The numerous offerings that make up the 2017 festival take place during SummerScape’s two final weekends. On August 11–13, Weekend One explores Chopin, the Piano, and Musical Culture of the 19th Century. Two of the early works for piano and orchestra that propelled Chopin to fame will be heard alongside concertos by his predecessors Johann Nepomuk Hummel, Ignaz Moscheles, and Friedrich Kalkbrenner, and music dating from his early years in Warsaw will be contextualized by that of his teachers and contemporaries Józef Elsner, Wilhelm Würfel, and Maria Szymanowska. Further programs will explore the world of 19th-century piano music, the influence of bel canto opera on instrumental writing, and the role of Jews in European musical culture, before the weekend concludes with an examination of the Romantic virtuoso cult for piano, violin, and voice.

On August 18–20, Weekend Two addresses the nature of Originality and Virtuosity, with concerts featuring a generous selection of Chopin’s finest mature writing, including the Op. 10 Etudes; music for the salon, where most of his work was first heard; a performance of the first great Polish opera (something Chopin was continually expected to write): Stanisław Moniuszko’s Halka, a work rarely heard outside the composer’s homeland; Poland’s neglected choral tradition; and Chopin’s great legacy, which helped shape the future of music from Liszt and Wagner to Scriabin, Rachmaninoff, Debussy, Fauré, and Poland’s Szymanowski and Grażyna Bacewicz. To draw the festival – and the entire seven weeks of SummerScape – to a climactic close, Bard presents a pairing of masterworks by Chopin and Berlioz: two friends who nonetheless took very different approaches to musical Romanticism. This lineup will be complemented by two thought-provoking panel discussions and informative pre-concert talks and commentaries that illuminate each concert’s themes, and are all free to ticket holders.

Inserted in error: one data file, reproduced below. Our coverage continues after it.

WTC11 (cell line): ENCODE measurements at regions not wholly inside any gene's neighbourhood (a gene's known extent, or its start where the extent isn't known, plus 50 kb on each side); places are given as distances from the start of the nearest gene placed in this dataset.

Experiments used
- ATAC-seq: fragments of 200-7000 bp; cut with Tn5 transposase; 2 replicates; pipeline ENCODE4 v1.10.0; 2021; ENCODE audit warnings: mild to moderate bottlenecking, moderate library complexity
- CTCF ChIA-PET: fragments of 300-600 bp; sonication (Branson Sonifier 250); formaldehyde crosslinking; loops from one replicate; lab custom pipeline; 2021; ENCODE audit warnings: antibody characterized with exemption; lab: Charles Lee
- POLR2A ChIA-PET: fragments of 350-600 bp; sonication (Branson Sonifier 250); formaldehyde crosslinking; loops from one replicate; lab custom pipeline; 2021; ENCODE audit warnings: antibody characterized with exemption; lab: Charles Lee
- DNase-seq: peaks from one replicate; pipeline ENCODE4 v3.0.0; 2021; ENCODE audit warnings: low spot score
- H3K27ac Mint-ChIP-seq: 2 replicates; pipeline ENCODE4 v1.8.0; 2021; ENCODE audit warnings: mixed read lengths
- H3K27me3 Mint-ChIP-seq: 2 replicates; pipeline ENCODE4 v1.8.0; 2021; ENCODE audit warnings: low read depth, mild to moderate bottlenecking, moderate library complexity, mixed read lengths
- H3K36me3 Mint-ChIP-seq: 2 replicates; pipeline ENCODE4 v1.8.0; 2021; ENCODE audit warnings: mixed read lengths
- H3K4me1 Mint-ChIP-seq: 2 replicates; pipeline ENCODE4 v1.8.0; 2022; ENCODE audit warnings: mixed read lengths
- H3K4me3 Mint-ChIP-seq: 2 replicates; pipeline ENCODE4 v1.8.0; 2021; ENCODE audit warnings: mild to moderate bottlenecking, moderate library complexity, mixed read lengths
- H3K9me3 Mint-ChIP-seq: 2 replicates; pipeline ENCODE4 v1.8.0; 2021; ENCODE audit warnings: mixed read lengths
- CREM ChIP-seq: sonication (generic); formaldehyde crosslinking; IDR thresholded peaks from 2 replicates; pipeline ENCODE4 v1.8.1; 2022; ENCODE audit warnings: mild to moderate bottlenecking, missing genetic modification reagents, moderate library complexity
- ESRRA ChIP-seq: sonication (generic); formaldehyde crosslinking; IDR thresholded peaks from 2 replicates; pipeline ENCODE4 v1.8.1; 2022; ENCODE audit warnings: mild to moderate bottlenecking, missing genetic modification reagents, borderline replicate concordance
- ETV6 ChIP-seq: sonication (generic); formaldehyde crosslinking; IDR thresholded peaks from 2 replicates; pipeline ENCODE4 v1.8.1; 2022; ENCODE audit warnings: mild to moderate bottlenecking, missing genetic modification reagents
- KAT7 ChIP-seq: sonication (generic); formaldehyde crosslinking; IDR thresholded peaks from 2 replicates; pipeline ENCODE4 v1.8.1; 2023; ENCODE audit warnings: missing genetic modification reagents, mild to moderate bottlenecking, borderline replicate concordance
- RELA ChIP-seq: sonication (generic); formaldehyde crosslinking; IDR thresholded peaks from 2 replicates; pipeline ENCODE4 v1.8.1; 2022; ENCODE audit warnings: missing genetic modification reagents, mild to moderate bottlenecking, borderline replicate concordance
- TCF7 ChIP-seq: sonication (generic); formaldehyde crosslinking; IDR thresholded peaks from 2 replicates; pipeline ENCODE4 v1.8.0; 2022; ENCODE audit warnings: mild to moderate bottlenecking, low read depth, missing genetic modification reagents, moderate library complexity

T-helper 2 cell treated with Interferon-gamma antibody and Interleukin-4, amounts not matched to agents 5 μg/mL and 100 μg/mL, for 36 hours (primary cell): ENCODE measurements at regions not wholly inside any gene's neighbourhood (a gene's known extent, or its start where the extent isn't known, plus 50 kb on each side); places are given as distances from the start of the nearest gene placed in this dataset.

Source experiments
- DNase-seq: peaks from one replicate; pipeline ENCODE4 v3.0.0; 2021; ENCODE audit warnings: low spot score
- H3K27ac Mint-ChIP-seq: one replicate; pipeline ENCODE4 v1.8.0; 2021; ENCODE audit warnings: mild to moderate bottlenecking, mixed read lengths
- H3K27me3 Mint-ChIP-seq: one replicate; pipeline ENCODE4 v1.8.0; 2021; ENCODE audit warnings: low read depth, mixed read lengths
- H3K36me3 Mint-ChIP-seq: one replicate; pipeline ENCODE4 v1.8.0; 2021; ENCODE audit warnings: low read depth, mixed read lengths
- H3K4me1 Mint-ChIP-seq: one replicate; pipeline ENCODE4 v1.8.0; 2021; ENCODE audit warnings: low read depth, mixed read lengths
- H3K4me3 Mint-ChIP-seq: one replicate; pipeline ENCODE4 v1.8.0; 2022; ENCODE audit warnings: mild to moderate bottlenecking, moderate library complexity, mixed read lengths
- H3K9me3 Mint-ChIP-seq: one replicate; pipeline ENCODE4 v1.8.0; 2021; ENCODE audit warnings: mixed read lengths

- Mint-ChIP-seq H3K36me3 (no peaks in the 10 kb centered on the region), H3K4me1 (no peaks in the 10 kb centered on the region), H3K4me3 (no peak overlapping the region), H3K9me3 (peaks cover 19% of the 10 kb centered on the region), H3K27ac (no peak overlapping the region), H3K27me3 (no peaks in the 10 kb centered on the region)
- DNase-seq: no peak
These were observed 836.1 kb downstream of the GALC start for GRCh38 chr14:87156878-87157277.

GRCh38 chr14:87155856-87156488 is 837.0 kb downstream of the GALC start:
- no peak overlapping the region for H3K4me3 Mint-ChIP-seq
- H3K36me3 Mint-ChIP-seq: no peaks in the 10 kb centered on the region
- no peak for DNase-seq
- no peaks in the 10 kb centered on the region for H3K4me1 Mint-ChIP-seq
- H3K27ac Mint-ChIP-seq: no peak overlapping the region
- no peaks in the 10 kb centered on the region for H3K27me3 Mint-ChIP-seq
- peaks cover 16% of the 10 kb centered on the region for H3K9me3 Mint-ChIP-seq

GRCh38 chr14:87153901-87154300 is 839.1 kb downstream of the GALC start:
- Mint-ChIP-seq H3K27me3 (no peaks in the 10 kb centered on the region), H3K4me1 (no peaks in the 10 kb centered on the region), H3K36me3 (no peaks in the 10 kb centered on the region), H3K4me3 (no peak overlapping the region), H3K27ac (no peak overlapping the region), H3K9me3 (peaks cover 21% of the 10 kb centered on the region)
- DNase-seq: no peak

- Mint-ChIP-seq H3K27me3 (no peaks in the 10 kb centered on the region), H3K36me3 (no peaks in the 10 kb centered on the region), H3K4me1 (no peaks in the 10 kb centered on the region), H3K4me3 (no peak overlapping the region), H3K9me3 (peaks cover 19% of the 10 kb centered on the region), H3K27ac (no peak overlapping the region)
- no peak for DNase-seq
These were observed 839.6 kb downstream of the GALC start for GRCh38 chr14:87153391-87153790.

Since the founding of the Bard Music Festival, Princeton University Press has published a companion volume of new scholarship and interpretation for each season, with essays and translated documents relating to the featured composer and his world. Scholars-in-Residence Halina Goldberg and Jonathan Bellman are the editors of the upcoming 2017 volume, Fryderyk Chopin and His World.